[T]hree Syrias are emerging: one loyal to the government, to Iran and to Hezbollah; one dominated by Kurds with links to Kurdish separatists in Turkey and Iraq; and one with a Sunni majority that is heavily influenced by Islamists and jihadis.

“It is not that Syria is melting down — it has melted down,” said Andrew J. Tabler, a senior fellow at the Washington Institute for Near East Policy and author of “In the Lion’s Den: An Eyewitness Account of Washington’s Battle with Syria.”

“So much has changed between the different parties that I can’t imagine it all going back into one piece,” Mr. Tabler said.

I do not believe that a split of Syria is going to happen. The Kurds in Syria may gain some additional cultural autonomy but they will not join any other state or create one of their own. The Jihadist insurgency will be beaten and most Sunnis in Syria, as well as the minority Alawite and Christians, will not want their state to split but want to rebuild it.

Israel does not have the power to break Syria into weak statelets and other states have no interest to do so. It would only invite more trouble.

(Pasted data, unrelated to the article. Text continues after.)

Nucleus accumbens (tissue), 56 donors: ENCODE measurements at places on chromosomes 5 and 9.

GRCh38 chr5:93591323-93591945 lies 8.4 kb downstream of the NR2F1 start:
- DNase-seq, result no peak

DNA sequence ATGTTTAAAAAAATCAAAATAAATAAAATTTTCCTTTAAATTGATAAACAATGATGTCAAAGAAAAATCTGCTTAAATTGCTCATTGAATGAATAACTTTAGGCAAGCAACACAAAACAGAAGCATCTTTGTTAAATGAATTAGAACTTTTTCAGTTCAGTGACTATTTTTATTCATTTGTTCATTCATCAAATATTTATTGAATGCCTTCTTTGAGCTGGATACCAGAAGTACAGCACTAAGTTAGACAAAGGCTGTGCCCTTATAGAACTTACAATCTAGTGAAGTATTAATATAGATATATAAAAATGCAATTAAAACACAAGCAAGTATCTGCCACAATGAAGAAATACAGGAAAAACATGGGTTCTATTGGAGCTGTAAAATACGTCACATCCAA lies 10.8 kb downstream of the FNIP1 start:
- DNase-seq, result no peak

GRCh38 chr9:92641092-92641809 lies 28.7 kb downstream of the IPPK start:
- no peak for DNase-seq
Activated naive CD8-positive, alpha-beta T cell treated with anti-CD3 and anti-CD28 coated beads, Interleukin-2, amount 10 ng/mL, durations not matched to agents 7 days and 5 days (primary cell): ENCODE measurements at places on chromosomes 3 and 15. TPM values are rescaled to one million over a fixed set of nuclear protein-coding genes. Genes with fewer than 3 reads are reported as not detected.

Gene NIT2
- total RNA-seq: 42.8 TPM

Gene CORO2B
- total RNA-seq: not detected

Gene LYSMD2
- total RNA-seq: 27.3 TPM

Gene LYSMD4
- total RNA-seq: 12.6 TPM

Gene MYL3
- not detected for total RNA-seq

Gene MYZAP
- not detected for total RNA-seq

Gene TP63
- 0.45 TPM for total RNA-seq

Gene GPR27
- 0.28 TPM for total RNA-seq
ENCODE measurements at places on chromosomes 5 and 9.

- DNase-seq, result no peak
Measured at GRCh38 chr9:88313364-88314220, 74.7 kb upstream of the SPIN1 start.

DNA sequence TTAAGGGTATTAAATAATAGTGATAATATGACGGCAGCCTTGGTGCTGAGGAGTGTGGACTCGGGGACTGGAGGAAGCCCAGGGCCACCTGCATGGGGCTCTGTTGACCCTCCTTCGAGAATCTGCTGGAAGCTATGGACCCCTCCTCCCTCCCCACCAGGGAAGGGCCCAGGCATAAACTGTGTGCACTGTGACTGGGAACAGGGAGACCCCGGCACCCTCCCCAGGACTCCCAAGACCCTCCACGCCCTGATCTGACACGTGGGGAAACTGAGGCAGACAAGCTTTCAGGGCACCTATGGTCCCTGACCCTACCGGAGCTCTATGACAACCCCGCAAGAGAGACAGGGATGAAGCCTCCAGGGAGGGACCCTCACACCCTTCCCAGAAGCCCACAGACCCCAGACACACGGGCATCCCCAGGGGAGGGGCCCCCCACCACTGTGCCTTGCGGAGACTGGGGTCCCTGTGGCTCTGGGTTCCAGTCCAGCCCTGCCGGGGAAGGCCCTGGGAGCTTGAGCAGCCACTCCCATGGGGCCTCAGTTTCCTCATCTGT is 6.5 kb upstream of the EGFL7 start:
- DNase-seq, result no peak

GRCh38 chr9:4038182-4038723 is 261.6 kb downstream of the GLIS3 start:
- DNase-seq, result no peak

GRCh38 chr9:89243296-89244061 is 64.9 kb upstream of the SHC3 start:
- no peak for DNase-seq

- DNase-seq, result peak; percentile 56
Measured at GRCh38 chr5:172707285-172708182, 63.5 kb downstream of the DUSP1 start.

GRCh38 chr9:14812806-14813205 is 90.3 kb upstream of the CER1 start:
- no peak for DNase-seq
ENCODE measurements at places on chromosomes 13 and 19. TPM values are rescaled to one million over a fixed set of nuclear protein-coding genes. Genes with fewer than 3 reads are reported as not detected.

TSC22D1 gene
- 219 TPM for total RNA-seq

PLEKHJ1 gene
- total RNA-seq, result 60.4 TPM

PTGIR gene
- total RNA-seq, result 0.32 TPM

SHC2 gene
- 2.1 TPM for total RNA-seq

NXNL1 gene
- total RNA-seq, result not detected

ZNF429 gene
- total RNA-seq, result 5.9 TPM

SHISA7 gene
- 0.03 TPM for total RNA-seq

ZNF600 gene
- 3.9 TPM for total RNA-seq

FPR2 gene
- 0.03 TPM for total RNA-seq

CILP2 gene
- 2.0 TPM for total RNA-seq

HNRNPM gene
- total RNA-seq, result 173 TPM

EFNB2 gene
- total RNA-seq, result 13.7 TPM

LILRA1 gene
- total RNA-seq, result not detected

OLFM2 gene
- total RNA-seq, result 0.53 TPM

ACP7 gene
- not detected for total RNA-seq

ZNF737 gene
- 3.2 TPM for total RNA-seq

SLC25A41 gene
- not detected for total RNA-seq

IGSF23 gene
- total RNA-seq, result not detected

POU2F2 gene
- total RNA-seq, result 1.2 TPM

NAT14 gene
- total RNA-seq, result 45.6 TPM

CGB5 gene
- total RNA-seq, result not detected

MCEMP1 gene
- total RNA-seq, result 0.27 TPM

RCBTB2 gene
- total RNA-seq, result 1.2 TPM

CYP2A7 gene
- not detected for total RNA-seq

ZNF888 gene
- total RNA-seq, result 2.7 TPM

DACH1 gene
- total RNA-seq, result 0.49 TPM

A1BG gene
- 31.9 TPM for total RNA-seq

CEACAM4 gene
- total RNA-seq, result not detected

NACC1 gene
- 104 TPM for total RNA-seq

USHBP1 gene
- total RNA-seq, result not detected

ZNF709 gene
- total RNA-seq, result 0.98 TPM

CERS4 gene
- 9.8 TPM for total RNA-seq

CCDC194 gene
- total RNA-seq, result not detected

In this recent interview Bashar Assad presents himself again as a self secure statesman. There is no way that man would let Syria get chopped up though he is still expecting some additional outright intervention:

"[Intervention] is a clear probability, especially after we've managed to beat back armed groups in many areas of Syria. Then these countries sent Israel to do this to raise the morale of the terrorist groups. We expect that an intervention will occur at some point although it may be limited in nature."
Any further intervention will only come after the Geneva conference fails as it will because the disunited Syrian opposition will not be able to guarantee that its side will adhere to any negotiated clause.

But that failure is still many weeks away and meanwhile the trend towards more international support of Syria and against the insurgency will gain speed. Without broad international support a U.S. or Israeli intervention is likely to fail.

Posted by b on May 18, 2013 at 16:50 UTC | Permalink

Comments

You'll remember that the same band of cutthroats advocated a similar fate for Iraq, namely Balkanization, the model being the former Yugoslavia of course.

But I fear that Syria has been so badly damaged by the Empire's not-so covert war, it may not recover.

Posted by: William Bowles | May 18 2013 17:24 utc | 1

More of this please: Activists: Rebel groups clash in northern Syria